... The semantics of a one-place construction in Ewe entails that the eventuality came about without an external cause. This is succinctly summed up as "lack of cause" by Essegbey (1999,2008), see also Ameka (2002Ameka ( , 2008. This meaning can be represented in an explanatory The use of the verb in a one-place construction with the sole argument being an entity which is unitary but which can be separable along predetermined lines without destroying the unity of the object is its prototypical pattern. ...
... More specifically, many non-Western languages are reported to not differentiate between emotion and bodily sensation to the same extent that the Western languages do. Accordingly, a higher representation of somatic expressions is noted in the emotion vocabularies of African languages (e.g., Ameka, 2002;Dzokoto & Okazaki, 2006;Geurts, 2002;Nida, 1958;Taylor & Mbense, 1998), as well as in the languages of several Asian and indigenous South and Central American cultures, such as Chewong (Howell, 1981) or Malay (Goddard, 2001). In Wolof, for example, one literal rendering of 'anger' (dafa mer 'she is angry') is paralleled by at least five body-part phrases that label 'anger' experiences of various shades of intensity (Becher, 2003). ...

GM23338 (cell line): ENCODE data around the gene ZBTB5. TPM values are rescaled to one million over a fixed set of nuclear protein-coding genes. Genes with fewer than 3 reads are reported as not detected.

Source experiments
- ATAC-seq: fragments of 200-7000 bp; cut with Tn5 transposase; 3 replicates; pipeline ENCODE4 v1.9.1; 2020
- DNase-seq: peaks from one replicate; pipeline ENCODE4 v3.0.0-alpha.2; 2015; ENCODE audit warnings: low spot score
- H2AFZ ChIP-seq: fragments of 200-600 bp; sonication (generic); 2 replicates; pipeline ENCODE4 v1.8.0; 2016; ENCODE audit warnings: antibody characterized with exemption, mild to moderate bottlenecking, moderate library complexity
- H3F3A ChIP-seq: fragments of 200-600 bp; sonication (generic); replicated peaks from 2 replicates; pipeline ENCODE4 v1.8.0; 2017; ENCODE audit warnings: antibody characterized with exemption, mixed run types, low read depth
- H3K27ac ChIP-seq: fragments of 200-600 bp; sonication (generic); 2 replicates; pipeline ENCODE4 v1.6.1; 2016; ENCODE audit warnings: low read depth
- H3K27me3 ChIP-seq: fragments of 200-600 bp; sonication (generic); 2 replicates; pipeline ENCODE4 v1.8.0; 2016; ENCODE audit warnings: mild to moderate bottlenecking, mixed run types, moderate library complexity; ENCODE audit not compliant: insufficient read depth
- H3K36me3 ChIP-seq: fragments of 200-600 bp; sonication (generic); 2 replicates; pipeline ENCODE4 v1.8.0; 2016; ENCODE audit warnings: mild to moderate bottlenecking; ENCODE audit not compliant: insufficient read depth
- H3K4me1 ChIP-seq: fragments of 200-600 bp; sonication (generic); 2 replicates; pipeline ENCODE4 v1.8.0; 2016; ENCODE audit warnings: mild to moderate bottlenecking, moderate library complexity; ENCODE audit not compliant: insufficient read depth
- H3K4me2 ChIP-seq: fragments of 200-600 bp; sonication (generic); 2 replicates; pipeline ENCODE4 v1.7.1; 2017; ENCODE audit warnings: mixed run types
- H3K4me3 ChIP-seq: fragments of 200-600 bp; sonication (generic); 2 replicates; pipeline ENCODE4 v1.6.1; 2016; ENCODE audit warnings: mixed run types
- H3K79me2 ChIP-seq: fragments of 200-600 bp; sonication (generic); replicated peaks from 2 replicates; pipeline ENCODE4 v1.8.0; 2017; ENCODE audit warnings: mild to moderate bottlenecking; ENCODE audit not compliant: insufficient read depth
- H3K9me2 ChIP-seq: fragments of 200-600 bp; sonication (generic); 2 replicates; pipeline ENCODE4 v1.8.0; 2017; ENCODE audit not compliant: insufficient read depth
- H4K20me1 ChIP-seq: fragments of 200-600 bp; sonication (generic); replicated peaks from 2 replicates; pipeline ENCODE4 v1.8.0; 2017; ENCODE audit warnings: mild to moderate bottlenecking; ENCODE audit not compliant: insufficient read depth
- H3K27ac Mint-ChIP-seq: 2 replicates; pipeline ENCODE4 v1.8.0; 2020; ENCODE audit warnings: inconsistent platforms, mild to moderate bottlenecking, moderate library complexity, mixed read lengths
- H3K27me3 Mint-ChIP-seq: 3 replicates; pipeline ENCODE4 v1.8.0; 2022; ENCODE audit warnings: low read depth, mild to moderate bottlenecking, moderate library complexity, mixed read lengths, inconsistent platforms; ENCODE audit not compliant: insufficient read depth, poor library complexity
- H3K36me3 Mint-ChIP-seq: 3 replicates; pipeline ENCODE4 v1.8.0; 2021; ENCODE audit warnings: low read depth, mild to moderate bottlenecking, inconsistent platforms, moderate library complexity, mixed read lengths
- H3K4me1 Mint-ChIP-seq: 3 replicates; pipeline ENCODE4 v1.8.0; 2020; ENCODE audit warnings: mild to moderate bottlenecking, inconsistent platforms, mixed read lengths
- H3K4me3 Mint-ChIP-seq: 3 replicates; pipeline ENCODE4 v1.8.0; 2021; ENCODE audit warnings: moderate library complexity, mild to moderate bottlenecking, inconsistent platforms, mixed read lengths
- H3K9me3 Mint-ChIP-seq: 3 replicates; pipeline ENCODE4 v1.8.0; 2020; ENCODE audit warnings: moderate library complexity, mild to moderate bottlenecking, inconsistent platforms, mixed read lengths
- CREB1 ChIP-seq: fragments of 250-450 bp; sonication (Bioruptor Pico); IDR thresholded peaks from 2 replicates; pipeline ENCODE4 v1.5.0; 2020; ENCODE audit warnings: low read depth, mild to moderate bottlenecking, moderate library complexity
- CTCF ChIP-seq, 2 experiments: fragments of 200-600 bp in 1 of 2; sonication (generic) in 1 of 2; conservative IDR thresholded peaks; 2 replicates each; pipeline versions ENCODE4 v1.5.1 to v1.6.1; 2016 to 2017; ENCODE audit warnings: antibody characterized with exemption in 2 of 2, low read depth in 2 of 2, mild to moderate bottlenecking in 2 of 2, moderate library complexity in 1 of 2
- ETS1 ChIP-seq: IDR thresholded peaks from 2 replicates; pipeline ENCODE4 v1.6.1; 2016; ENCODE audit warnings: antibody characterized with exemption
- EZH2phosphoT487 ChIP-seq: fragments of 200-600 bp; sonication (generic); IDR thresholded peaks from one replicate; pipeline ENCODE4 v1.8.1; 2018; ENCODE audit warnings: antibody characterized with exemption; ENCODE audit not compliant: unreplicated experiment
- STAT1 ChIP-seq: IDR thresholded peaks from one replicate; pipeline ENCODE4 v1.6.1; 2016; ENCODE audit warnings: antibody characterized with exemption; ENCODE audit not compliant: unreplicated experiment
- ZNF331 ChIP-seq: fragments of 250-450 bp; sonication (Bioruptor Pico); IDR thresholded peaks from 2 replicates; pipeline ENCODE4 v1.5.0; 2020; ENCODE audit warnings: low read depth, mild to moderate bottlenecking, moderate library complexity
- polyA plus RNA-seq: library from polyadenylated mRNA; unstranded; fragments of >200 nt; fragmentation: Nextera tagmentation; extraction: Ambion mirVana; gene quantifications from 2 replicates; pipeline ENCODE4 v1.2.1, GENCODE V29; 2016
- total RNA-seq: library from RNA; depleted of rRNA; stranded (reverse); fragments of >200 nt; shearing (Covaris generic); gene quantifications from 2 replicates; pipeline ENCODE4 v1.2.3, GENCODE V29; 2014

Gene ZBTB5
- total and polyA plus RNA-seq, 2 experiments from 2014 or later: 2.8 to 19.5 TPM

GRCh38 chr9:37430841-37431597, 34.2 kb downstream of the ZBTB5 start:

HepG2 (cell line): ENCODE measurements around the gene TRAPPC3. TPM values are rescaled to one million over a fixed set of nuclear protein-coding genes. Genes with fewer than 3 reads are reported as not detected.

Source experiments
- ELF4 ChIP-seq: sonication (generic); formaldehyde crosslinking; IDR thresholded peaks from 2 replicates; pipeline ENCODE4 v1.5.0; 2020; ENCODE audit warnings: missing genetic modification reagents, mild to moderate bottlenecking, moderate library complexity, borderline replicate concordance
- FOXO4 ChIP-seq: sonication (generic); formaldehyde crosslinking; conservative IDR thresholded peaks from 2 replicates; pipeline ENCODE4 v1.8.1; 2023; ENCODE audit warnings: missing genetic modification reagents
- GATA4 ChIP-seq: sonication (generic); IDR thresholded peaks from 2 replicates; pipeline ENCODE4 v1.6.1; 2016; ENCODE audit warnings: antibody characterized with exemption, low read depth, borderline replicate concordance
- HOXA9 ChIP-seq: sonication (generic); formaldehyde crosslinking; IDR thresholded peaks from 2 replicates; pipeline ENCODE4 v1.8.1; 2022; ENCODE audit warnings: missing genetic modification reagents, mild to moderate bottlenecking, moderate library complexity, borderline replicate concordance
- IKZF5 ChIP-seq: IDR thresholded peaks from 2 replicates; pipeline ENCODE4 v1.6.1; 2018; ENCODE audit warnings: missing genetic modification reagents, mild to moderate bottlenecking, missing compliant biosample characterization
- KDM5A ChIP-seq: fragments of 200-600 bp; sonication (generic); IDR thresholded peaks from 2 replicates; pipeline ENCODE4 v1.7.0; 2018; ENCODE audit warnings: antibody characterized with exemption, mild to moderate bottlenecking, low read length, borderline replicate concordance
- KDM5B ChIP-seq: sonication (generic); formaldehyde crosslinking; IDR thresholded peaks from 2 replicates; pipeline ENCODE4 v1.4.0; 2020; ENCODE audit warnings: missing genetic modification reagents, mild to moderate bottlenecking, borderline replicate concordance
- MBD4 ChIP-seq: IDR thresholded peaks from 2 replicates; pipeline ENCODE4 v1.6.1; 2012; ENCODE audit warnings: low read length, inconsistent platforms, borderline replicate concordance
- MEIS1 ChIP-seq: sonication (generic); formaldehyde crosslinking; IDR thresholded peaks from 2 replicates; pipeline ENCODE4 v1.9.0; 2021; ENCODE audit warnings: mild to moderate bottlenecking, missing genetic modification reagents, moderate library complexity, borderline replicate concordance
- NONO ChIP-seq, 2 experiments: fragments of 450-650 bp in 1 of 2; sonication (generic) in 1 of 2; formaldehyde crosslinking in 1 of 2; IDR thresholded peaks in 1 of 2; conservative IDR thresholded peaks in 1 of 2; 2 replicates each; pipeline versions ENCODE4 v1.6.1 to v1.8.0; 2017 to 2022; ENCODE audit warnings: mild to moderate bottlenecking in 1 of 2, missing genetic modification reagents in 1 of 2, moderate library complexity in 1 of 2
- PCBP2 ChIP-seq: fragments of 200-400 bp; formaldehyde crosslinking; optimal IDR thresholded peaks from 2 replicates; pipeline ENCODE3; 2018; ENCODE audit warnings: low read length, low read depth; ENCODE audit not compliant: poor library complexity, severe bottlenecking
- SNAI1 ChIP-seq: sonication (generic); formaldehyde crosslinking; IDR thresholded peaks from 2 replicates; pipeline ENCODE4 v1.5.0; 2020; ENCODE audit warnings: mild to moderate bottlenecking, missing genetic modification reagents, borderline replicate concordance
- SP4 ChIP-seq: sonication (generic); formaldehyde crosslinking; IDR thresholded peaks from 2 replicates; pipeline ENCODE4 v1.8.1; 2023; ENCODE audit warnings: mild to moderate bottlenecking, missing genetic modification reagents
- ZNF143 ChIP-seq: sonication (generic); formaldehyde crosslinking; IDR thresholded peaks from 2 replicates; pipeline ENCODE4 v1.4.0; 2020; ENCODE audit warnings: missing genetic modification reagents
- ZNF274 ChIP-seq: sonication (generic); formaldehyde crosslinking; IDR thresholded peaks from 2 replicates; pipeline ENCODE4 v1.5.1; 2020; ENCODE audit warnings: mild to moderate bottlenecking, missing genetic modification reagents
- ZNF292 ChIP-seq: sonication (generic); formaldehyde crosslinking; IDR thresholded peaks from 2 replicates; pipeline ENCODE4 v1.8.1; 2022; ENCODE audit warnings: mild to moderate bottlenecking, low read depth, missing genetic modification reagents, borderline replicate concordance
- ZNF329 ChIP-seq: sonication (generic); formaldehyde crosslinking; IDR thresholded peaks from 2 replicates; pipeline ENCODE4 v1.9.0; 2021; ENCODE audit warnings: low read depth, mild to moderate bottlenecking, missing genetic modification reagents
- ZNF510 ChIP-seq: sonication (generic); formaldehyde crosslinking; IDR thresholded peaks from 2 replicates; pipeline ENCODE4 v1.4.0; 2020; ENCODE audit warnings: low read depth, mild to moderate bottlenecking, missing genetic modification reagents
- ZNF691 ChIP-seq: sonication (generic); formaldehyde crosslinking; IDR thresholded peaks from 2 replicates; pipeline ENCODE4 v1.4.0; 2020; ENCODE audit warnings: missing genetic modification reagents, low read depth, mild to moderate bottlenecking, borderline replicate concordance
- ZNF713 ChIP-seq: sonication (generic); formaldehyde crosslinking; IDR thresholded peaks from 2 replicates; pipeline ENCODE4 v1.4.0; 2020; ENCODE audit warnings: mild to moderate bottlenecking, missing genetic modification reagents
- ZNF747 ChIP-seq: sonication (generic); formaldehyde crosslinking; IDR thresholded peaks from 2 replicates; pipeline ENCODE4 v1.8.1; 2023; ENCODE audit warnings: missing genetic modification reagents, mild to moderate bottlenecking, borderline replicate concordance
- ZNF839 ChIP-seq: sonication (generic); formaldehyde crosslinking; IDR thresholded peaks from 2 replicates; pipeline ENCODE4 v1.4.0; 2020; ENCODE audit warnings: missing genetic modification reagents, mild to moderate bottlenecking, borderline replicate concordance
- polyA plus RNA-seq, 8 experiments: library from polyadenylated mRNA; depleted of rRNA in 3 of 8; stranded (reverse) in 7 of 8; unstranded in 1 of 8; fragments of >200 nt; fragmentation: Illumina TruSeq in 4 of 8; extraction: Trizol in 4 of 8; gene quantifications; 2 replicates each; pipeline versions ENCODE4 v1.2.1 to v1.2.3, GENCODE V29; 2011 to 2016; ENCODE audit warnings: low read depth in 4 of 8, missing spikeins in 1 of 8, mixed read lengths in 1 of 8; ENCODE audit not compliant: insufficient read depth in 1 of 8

Chapter
Translation equivalence in the emotion domain is a broad topic that has been variously theorized in many disciplines and that has yielded a rich and multi-aspectual body of empirical findings. This chapter deals with some aspects of this literature. Upon a succinct review of the literature on broad similarities and differences in emotion vocabularies across languages and cultures, several types of cross-lingual asymmetry in lexicalizing individual emotion terms, such as English sadness or French tristesse, are discussed. Particular attention is paid to the aspects of variation that set apart deemed translation equivalents. Furthermore, the chapter proceeds to describe major methodologies, broadly categorized into those used in emotion psychology and linguistics, which can help establish cross-lingual (dis)similarity of emotion meaning.